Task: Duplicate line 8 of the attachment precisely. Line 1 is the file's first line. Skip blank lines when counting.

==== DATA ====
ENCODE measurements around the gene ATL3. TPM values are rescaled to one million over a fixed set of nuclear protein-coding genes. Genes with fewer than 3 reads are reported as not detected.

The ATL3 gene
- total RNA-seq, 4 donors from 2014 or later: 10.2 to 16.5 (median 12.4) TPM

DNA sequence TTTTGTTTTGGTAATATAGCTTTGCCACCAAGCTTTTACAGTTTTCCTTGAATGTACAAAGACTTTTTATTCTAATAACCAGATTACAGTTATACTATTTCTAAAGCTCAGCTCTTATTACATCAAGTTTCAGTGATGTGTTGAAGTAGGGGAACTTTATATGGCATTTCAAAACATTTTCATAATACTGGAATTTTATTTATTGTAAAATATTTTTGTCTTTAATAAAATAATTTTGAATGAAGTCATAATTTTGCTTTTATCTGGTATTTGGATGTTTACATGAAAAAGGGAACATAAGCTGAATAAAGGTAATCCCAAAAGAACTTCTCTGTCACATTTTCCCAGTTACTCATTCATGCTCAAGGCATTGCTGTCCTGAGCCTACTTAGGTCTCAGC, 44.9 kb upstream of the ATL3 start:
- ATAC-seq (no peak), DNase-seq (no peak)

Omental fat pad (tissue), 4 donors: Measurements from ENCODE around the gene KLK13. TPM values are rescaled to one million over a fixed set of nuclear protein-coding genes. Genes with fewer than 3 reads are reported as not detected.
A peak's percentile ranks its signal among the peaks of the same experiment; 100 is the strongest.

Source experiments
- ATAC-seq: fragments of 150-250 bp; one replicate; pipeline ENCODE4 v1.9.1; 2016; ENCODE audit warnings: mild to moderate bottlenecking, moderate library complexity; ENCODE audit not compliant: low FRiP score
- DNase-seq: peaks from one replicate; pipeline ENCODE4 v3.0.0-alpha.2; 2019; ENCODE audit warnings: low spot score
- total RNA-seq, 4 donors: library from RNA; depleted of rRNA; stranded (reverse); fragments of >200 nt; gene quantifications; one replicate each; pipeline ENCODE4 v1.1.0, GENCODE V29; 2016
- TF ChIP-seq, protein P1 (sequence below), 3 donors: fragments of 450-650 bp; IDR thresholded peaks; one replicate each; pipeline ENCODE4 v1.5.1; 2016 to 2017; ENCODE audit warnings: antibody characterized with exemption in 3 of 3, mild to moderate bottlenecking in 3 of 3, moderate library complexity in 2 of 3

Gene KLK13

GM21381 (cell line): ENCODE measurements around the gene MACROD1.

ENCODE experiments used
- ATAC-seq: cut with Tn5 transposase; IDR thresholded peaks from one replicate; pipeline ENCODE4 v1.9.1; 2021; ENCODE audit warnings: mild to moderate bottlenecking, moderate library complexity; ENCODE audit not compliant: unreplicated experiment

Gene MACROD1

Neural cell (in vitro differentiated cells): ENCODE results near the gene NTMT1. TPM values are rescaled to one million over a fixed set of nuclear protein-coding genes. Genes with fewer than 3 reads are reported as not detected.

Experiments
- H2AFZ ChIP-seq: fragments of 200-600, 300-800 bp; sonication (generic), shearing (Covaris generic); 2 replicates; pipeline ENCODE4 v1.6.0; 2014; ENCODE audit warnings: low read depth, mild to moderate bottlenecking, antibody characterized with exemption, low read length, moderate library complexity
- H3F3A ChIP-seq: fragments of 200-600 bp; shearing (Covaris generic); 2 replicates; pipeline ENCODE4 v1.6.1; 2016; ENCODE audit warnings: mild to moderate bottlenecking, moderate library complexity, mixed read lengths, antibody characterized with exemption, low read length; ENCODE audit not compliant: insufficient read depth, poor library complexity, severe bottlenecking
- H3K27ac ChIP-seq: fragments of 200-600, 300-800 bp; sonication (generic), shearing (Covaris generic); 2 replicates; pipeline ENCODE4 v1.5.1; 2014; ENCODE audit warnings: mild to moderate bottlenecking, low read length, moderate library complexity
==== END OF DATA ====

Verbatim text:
Source experiments